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African art items:

The achievements of African tribal art fascinated many European artists and collectors in the 20th century. From André Breton to Picasso, all were seized with a buying fever that quickly spread in the middle. If these sculptures are more of an artistic dimension for Westerners, it is nevertheless through their ritual sacralisation that they reveal themselves for the African peoples. Their ceremonial role confers on them a unique power that distinguishes them from other forms of ethnic art. These works were acquired (sold or offered by natives) throughout the twentieth century by ethnologists on mission or colonial cooperatives to be exhibited in museums, or integrated into prestigious private collections. This is the story of these pieces that we propose to discover through our gallery and our website.

Guéré Wheat Gla Mask
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African art > African mask > Guéré Mask

African mask of the Wé, ethnic group of western Côte d'Ivoire. The Dan, to the north, and the Wé of the south (including the Guéré, the Wobé of the north-east and the Wé of Liberia called Kran or Khran ), have made frequent borrowings due to their proximity, making the attribute delicate. n specific parts. This mask revolves around a concave surface similar to that of some dan masks, but in this case exuberant features in the form of globular eyes, a stunned nose and a broad protruding mouth highlighted by a red tissue and revealing a dentition are added to it. This Guéré mask also features a large crown of cauris and a thick necklace that mixes fabric, bells, wooden sticks and raffia. The patina is dyed with honey and medium brown tones, and kaolin residue around the eyes. The masks of ...

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380.00 € 280.00 ( -26.3 %)

Metoko / Kakungu League figurinettes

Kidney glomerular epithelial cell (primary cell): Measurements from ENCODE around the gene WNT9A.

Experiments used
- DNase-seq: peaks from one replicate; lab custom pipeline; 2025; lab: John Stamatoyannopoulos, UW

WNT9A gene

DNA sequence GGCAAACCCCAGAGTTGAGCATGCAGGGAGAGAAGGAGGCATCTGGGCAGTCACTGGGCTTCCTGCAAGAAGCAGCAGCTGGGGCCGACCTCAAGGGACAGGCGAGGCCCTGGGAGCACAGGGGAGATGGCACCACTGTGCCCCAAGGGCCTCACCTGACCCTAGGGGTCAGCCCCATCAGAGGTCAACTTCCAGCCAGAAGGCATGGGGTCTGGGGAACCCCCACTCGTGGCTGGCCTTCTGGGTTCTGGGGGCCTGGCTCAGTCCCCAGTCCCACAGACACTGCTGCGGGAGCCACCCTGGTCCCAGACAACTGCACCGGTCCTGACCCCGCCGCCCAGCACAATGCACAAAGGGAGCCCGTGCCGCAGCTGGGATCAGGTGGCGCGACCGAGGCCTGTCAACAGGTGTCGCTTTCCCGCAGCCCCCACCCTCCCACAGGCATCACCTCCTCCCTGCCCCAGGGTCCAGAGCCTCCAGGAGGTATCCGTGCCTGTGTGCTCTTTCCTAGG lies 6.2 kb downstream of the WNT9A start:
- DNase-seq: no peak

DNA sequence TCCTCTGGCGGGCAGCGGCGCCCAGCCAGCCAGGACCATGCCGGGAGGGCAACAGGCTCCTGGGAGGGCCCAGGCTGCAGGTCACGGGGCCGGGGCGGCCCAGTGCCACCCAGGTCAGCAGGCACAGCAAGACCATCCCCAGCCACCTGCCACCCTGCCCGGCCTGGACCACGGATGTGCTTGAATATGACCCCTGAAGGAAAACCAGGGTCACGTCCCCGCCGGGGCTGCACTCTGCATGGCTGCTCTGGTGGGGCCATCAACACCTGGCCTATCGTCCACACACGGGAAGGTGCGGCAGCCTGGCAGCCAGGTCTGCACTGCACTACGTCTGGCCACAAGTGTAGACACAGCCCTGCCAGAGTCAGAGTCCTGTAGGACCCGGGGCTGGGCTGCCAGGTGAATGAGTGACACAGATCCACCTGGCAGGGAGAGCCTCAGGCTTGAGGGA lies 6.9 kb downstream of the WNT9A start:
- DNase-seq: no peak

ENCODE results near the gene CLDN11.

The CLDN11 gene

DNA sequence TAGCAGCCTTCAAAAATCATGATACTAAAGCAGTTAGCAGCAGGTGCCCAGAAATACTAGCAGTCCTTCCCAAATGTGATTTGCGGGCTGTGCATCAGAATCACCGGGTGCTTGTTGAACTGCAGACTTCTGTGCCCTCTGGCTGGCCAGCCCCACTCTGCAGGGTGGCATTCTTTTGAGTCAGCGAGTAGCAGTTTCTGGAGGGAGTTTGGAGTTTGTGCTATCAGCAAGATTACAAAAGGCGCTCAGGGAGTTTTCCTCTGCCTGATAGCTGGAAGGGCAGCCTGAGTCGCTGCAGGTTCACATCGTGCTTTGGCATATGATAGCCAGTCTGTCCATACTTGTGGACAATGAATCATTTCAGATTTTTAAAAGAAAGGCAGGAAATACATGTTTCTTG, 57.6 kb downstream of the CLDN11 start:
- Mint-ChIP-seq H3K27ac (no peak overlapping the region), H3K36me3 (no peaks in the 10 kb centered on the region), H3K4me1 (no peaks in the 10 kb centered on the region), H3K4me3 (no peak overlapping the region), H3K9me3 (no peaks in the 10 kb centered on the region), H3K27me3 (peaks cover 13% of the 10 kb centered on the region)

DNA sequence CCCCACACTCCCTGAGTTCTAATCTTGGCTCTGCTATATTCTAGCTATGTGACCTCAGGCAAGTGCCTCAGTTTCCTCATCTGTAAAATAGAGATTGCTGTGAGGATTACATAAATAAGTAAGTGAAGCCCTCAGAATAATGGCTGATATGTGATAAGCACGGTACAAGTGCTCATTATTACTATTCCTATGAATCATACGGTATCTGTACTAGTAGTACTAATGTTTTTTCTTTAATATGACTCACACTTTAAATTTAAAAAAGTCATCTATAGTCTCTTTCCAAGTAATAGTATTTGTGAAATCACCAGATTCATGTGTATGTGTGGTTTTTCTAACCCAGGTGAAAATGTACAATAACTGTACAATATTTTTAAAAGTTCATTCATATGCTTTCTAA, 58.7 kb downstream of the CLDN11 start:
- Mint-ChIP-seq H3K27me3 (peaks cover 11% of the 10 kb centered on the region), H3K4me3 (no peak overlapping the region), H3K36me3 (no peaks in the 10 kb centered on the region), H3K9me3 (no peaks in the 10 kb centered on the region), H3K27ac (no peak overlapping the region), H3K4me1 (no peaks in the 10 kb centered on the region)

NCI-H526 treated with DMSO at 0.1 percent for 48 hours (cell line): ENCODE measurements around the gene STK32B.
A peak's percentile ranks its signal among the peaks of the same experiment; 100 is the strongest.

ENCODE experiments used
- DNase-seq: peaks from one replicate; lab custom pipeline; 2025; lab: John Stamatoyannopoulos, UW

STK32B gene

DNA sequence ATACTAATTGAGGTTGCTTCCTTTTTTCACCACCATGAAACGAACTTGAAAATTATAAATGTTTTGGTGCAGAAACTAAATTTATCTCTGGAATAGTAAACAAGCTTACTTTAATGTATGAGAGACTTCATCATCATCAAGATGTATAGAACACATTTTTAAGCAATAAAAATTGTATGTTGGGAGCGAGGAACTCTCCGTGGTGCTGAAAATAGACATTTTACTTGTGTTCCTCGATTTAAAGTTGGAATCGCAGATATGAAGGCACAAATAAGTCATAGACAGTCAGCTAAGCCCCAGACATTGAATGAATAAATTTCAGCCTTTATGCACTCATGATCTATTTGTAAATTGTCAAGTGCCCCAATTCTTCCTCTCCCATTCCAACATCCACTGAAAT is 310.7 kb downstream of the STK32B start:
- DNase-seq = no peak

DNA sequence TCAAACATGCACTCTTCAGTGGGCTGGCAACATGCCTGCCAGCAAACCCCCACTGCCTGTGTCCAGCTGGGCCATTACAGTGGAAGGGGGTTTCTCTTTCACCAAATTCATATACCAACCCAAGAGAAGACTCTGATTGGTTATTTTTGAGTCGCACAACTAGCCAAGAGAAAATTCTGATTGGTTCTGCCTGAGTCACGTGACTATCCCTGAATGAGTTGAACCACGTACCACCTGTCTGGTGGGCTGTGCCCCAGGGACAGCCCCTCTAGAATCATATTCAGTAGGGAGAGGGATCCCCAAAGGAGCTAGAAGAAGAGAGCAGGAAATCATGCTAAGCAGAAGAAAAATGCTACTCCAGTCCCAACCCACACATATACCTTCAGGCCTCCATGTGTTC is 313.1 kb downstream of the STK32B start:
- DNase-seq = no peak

African art > African Statues > Statue Metoko

The Metoko in African tribal art.
This small statuette with collected volumes is camped on large digitized feet, the hips surrounded by a raffia bond evoking a loincloth. A nasal ridge joining the top of the forehead, eye lozenges, a small mouth drawn in the wood.  Numerous scarifications, written in alternating parallel lines, reveal the character's status, which would play a worthy old man who has been a victim of witchcraft, kakungu. In the hollow of these furrows kaolin pigments have become embedded, giving a light beige patina to the object.
Katungu cult statue belonging to the Metoko and Lengola, peoples of the primary forest dedicated to the worship of a single God, rare monotheism in Africa. Their company, Bukota, welcoming both men and women, is the equivalent ...

Chokwe Ngulu Zoomorphic Mask
African art > African mask > Chokwe Mask

The Tschokwe, in African art, have a male association, the mukanda , which makes use of about thirty African masks, made of wood, for various social purposes and related to ancestors: the mask cikugu, the cihongo , the mask pwo, kalelwa, cikunza, but also this type of animal mask, the ngulu , which was worn on a basketry base. It was also accompanied by coloured cotton fabrics and various small objects. The obscene behaviour that accompanied his exhibition contrasted with the other masked dances. A ribbed pattern perpendicularly crosses the object, from the groin to the end of the skull. Narrow eyeballs with perforated pupils are placed obliquely, while pointed ears animate the surface. A polychrome brush was used on the surface. The Bantu-grown Tschokwe had settled in eastern Angola, but ...

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Masque Komo, Kumu Nsembu
African art > African mask > Komo Mask

Primitivism in The African Art Komo